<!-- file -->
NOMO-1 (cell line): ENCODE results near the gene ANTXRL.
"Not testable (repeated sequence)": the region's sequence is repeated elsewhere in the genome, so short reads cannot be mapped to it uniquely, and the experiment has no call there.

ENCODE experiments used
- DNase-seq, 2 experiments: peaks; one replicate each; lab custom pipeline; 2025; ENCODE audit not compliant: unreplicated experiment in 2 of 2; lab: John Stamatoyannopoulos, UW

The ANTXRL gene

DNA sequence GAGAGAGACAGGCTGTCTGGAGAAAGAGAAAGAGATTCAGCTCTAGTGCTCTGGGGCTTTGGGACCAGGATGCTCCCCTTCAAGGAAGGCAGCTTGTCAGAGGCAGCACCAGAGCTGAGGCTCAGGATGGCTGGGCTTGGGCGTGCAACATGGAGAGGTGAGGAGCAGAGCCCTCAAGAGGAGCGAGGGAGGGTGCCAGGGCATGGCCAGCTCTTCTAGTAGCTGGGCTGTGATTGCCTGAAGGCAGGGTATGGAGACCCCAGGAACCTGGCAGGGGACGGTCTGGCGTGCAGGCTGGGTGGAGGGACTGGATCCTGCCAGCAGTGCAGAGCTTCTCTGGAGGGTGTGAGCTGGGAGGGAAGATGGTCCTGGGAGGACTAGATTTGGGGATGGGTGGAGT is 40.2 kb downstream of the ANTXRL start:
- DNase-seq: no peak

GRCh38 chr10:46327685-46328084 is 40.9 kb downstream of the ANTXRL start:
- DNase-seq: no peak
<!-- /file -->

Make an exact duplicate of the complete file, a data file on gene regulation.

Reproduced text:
NOMO-1 (cell line): ENCODE results near the gene ANTXRL.
"Not testable (repeated sequence)": the region's sequence is repeated elsewhere in the genome, so short reads cannot be mapped to it uniquely, and the experiment has no call there.

ENCODE experiments used
- DNase-seq, 2 experiments: peaks; one replicate each; lab custom pipeline; 2025; ENCODE audit not compliant: unreplicated experiment in 2 of 2; lab: John Stamatoyannopoulos, UW

The ANTXRL gene

DNA sequence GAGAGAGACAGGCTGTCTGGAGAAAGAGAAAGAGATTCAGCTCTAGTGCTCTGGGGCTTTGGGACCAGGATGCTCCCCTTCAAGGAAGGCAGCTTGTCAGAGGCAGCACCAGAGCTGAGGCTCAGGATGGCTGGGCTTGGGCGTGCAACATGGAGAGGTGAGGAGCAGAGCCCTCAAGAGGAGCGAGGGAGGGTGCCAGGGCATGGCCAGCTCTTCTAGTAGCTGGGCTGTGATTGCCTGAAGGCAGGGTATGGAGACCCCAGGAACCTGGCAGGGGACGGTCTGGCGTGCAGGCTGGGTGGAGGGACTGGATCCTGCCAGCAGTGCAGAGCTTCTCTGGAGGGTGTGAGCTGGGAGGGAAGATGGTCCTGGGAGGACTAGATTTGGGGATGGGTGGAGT is 40.2 kb downstream of the ANTXRL start:
- DNase-seq: no peak

GRCh38 chr10:46327685-46328084 is 40.9 kb downstream of the ANTXRL start:
- DNase-seq: no peak